Psychedelic Therapy for Migraines

psychedelics for migraine treatment
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Medical Editor: Dr. Lynn Marie Morski, MD, Esq

Migraine headaches are chronic and debilitating. The most basic functions of life may be put on hold, sometimes costing sufferers the experiences that cultivate joy, careers, and opportunities to succeed personally.

There are conventional medicines and treatments for migraines, of course. But in treatment-resistant cases where they have failed to be sufficiently effective, researchers are aware of the need for new types of treatment.

Psychedelic therapy for migraines is one of several options. Read on for more information about migraines and to learn about the potential effects psychedelic therapy might have in terms of addressing symptoms.

What are migraines?

Migraines do cause head pain, but they are different from the common headache.

In addition to severe pain, migraines can cause stomach upset, nausea, dizziness, or disorientation, render ordinary levels of light or sound intolerable, disrupt vision, as well as a number of other difficult symptoms.

What causes migraine headaches?

Migraine headaches are likely a product of genetics, though there are external triggers that influence the frequency and likelihood of onset.

Lifestyle choices like diet, sleep habits, exercise, and management of mood and anxiety can all play a part in how often migraines occur and how severe they are.

Sometimes, there is an underlying medical condition like sleep apnea or an issue with tension in the jaw joint that can trigger the onset of a migraine. Changes in pressure fronts related to weather and shifting hormone levels might also be to blame in some cases.

What are the phases of migraines?

Migraines typically operate on a timeline, meaning there are phases to the attack defined by certain symptoms.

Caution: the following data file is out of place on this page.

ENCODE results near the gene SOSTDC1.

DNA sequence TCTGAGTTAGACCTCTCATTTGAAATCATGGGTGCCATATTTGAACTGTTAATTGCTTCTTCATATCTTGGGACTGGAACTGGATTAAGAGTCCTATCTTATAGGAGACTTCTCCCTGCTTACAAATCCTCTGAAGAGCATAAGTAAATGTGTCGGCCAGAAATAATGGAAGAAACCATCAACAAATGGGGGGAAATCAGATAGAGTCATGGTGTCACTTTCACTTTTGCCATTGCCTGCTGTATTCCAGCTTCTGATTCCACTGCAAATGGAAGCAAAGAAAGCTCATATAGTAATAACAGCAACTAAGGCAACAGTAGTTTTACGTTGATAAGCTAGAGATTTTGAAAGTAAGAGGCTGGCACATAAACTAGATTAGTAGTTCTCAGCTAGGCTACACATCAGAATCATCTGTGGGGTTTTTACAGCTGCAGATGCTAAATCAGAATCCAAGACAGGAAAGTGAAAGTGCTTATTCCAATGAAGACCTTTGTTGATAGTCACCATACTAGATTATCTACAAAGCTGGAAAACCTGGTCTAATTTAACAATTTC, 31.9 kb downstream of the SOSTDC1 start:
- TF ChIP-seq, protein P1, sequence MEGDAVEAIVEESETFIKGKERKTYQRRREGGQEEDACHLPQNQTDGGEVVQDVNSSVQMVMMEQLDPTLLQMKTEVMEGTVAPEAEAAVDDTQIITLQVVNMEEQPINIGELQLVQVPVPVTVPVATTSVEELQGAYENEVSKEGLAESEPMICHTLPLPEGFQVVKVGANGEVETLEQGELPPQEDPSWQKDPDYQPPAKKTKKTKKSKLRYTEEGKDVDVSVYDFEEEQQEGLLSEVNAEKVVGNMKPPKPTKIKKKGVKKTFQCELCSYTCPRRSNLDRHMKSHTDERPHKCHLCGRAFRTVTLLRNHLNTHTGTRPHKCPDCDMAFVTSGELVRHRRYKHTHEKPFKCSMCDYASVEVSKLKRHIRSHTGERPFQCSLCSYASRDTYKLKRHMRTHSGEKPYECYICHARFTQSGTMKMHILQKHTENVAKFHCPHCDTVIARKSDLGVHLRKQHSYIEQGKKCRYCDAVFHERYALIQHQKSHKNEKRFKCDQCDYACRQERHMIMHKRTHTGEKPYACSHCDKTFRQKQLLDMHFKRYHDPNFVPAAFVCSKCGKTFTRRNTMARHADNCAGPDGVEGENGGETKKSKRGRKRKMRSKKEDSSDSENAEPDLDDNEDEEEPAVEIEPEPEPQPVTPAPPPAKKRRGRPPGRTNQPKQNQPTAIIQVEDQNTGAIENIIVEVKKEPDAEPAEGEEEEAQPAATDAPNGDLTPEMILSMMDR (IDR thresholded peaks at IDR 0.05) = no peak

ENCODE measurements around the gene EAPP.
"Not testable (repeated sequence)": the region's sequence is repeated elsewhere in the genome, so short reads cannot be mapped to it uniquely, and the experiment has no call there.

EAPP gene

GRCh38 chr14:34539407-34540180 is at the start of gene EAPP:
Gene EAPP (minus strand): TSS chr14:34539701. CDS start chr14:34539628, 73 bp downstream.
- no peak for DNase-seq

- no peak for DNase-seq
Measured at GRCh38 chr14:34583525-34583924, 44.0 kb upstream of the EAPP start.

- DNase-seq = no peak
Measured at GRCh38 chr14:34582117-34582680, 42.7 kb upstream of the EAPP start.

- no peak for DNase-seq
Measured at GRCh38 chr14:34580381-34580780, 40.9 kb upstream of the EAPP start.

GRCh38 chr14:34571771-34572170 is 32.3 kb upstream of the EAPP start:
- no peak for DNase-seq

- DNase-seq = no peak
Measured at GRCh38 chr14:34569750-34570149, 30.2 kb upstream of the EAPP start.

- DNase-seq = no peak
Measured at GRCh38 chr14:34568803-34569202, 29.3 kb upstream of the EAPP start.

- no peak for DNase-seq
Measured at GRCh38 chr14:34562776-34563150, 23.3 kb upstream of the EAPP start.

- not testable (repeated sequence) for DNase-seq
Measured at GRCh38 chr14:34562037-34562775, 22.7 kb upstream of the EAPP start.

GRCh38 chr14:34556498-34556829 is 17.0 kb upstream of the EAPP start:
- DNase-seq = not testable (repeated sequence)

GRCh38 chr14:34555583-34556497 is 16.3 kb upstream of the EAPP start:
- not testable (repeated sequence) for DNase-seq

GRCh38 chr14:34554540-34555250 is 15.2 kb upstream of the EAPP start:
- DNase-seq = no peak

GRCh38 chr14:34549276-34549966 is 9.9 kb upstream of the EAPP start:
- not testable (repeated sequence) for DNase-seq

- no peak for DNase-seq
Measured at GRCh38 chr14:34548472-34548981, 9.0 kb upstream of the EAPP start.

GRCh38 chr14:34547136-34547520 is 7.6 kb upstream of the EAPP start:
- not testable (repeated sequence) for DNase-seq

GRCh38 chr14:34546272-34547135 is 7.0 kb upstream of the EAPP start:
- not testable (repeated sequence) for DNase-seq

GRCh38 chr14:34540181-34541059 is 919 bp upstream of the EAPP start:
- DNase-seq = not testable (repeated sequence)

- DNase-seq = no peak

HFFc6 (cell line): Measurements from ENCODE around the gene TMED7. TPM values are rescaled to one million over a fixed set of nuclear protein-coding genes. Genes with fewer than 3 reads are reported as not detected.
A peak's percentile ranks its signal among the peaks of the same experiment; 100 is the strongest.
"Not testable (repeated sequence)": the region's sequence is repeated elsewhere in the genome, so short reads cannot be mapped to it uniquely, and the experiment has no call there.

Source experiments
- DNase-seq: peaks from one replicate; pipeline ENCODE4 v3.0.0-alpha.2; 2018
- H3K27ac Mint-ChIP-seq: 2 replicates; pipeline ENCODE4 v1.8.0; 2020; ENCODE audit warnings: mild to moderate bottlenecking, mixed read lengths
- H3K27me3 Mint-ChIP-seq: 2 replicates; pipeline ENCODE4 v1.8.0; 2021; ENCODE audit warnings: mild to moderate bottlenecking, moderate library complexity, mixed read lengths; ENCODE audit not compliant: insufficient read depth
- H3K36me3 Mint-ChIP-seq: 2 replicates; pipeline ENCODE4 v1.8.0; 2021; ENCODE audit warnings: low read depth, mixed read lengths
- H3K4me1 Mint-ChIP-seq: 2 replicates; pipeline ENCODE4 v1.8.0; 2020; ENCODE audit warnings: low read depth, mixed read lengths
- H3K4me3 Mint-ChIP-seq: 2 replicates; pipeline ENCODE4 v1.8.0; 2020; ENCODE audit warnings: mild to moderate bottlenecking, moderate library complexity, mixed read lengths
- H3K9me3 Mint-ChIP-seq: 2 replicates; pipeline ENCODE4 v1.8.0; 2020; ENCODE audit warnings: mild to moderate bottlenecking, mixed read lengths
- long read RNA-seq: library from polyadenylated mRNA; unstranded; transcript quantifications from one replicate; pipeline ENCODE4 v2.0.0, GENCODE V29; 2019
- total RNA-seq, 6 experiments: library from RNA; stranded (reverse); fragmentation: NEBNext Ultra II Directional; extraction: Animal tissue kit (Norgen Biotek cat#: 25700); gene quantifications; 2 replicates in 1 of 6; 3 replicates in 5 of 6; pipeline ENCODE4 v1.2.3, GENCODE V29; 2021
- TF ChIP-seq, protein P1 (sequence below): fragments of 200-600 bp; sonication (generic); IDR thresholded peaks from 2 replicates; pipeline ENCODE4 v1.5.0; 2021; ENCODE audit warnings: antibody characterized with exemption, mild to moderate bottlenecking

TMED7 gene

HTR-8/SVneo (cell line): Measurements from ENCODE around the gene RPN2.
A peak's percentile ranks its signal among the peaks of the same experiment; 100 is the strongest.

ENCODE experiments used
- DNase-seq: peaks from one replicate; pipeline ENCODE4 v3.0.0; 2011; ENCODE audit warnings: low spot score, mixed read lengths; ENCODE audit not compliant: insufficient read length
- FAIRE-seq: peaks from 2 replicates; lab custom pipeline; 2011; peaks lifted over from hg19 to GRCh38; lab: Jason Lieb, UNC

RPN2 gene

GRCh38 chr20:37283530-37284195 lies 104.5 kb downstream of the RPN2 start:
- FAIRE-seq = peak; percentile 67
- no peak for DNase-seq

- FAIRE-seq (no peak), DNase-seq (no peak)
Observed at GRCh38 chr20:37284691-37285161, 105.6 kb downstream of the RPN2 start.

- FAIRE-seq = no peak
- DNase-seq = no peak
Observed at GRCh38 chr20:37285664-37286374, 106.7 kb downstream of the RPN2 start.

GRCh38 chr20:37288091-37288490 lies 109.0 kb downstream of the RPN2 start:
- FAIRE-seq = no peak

Pre-migraine symptoms

The duration of the pre-migraine (prodrome) phase ranges from a few hours to several days. One might be irritable, have trouble sleeping, feel more sensitive to stimuli such as light and sound, have depression or nausea, or even experience muscle stiffness and problems with concentration.

Aura phase

Not everyone who suffers from migraines experiences the aura phase, and it does not occur with every attack for those who do. Symptoms typically involve the loss or distortion of vision, including blind spots and flashes of light.

Headache phase

Lasting anywhere from a few hours to 3 days, the headache phase is characterized by pain on one side of the head or both. This pain can feel anywhere from moderate to severe and intolerable. It can be accompanied by anxiety, light and sound sensitivity, nausea, and inability to sleep.

Postdrome phase

Many people experience a postdrome phase after a migraine headache, with symptoms such as fatigue, trouble with concentration, and body ache.

Is there a cure for migraines?

While there is no cure for migraines, the symptoms can be treated.

Chronic migraine treatment options tend to focus on prevention by way of lifestyle changes, behavioral therapies, trigger avoidance, and even certain devices that claim to help.